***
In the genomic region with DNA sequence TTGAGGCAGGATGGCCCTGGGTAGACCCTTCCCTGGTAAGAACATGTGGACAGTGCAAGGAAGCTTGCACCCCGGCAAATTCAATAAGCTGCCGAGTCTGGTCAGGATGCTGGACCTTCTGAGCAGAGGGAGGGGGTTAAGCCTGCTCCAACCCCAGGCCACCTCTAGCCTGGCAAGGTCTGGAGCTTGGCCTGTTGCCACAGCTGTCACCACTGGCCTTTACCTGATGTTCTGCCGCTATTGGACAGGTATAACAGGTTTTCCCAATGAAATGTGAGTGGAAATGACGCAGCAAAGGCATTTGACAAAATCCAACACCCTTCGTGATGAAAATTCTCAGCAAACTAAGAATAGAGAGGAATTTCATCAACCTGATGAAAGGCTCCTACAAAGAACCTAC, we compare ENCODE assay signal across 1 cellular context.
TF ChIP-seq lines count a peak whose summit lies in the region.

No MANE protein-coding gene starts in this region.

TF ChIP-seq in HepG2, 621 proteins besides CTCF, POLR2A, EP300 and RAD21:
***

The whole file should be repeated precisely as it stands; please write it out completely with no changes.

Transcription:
In the genomic region with DNA sequence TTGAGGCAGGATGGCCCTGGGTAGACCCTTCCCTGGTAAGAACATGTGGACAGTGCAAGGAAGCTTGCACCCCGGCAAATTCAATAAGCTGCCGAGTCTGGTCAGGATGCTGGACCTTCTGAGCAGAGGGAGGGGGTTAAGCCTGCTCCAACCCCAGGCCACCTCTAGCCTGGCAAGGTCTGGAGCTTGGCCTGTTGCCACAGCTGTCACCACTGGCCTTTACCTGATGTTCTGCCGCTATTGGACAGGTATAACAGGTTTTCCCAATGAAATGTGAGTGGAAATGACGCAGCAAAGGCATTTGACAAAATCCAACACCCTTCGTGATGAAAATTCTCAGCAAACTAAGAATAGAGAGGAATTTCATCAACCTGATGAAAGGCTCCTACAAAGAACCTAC, we compare ENCODE assay signal across 1 cellular context.
TF ChIP-seq lines count a peak whose summit lies in the region.

No MANE protein-coding gene starts in this region.

TF ChIP-seq in HepG2, 621 proteins besides CTCF, POLR2A, EP300 and RAD21: